"The priest takes the motorcycle to church."
Translation:Prästen tar motorcykeln till kyrkan.
You use the definite article in such constructions, "to school" = "till skolan", "to work" = "till jobbet".
Always definite article when you put the word directly after a preposition (such as "till", "på", "under", "före" etc.) :)
Also "Prästen åker motorcykel till kyrkan" is completely correct here. Swedish is my first language.
Yes. However, that means one goes by motorcycle, "ta motorcykeln" could refer to a specific motorcycle as opposed to just describing how one travels.
In English, it sounds like one is referring to a specific motorcycle, so "åka motorcykel" is not a faithful translation.
I think that 'åka' would retain the meaning intended. In English we often use 'take' when talking about transport, that is best translated with 'aka' - 'take the bus', 'take the car', 'take the train'.
That's what I thought too, but maybe in that case a more appropriate English sentence would be "goes by motorcycle"?
I don't know, I think it works better for modes like bus or train because those are modes of public transport and so you usually don't have a specific bus or train you take.
Nice to hear a native saying it, because I thought so too!
You'd assume they are talking about the priest traveling by motorcycle to the church, and not the priest carrying the motorcycle to the church.
Is 'motorcykel' a possible synonym to 'moped'? Or have they any difference? I always use the second one
They are not synonymous. A "moped" is a smaller and slower version and you are allowed to ride one from age 16 and up (if I remember it correctly). You should probably not call a proper "motorcykel" a "moped", since you could offend somebody.
Kastube and rharper: Your conversation confuses me. Is "Prästen tar motorcykeln till kyrkan" supposed to mean that he actually picks up the motorcycle (or uses some other means) and takes it to the church, or does it mean he rides the motorcycle to the church? I assumed it meant he rides it there, but after reading your exchange, I'm not so sure.
It simply means that he takes the motorcycle as in riding it, yes. As when you say "take the bus".
Thanks. Out of curiosity then, would you use the same verb if you wanted to say, "The priest took a gift to the church."?
Yes, "Prästen tog med sig en gåva till kyrkan" or in present "Prästen tar med en gåva till kyrkan". With the slight difference of an "med sig" ("with him/her") after the (conjugated) "ta" to show that they carry/pick something to the church. You can also say just "Prästen tog en gåva till kyrkan" but that's more colloquial/slang.
Tack. And I'd like to take this opportunity to say that I am enjoying learning Swedish with Duolingo.
This is a bit of a broader question about definite nouns: As you know, in English we don't sign a definite noun morphologically like the Swedish do. A literal translation of "till kyrkan." still makes sense to me ("to the church"). However there's times when the Swedish language can express definites in a way I have no concept of. For example: English does not allow me to express the difference between "denna nyckel" ("this key") and "den här nyckeln" ("this the key"). Can anyone clarify the difference between these two, maybe give examples?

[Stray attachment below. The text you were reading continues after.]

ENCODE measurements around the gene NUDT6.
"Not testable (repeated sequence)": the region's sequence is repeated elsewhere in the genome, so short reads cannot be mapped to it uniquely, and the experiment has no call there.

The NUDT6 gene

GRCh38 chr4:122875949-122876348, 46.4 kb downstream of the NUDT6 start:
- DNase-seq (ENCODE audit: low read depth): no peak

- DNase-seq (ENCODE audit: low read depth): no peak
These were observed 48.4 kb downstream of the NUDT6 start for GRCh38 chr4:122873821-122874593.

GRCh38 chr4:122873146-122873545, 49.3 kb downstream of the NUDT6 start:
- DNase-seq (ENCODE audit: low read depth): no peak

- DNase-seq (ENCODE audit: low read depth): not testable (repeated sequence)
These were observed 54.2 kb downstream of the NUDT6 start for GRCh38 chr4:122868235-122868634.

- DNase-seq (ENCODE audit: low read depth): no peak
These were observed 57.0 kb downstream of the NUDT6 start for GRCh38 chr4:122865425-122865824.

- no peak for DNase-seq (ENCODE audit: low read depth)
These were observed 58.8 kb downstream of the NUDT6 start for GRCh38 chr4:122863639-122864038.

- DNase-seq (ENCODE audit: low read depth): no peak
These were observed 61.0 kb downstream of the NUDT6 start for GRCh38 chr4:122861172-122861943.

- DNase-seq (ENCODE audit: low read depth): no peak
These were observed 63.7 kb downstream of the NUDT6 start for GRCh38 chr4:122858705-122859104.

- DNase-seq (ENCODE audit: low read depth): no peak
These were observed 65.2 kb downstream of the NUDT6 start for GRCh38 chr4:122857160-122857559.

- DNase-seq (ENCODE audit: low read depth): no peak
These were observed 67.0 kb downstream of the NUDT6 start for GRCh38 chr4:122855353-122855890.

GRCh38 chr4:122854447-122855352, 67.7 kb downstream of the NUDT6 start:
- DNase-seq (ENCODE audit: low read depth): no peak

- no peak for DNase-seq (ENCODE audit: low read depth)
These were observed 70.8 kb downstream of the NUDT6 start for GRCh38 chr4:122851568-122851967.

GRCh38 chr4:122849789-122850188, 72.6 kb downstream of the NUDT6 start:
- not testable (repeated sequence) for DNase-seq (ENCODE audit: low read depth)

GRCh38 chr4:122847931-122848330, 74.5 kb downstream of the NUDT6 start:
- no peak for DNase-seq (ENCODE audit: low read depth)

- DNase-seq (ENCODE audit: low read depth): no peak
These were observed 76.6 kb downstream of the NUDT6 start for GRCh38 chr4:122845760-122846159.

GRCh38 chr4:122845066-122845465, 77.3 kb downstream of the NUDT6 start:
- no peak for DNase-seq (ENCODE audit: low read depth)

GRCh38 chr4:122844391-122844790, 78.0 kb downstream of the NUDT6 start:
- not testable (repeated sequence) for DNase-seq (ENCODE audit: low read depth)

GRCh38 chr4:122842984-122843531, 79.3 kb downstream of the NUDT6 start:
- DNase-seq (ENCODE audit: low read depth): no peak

Both "denna nyckel" and "den här nyckeln" mean "this key". Also " detta" = "det här" = "this" (in neutrum) and "dessa" = "de här" = "these". The reason why the noun is definite after "den här"/"det här"/"de här" is because "här" is a preposition. Every time a preposition is followed by a noun the noun has to be in definite form in Swedish. So that's why "den här nyckeln" doesn't mean "this the key" but instead just "this key".
You might also have heard "den där"/"det där"/"de där", and I think this is where we should focus when it comes to "denna". Because even though "denna" can be changed to "den här" it can in some contexts also be changed to "den där". "Här" means "here" and "där" means "there". So it's more clear to use "den här" and "den där", because then you can talk about the key your holding ("den här") and the key over there on the table ("den där") without mixing them up. Anyway it's never wrong to use "denna" where you can use "den här" and vice versa, but if you want to be more clear about the objects position you would preferable use "den här". Also it's a bit dialectal, some dialects prefer one or the other, but both are considered correct in written text.
That is the worst explanation I have ever heard. "här" is an adverb, not preposition, and there is no rule that a noun following a preposition has to be definite. "på" is a preposition, and "han sitter på en stol" is a perfectly correct sentence.
Yes, I wrapped my head around it a bit to fast there, I have to think a bit more into it. (Even though I don't really think it's "the worst" explanation you've ever heard, then you might not have heard many explanations in your life.)
Anyway, in "han sitter på en stol" the preposition is not followed by the noun (here "stol"), it's followed by "en". The thing I said about prepositions is true, even though I accidentally called "här" a preposition. Try to put a noun DIRECTLY after a preposition and you will hear that it has to be in definite form. "På hästen", "i salen", "nedanför berget", "uti hagen", "under bordet" etc.
I see a discrepancy between this sentence and the very similar "Hon tar cykeln till jobbet." In the case of the woman going to work, my answer of "She takes a bike to work" is accepted, but "The priest takes a motorcycle to the church" is marked wrong because I used "a" rather than "the". What is the difference between the two sentences? Tack så mycket!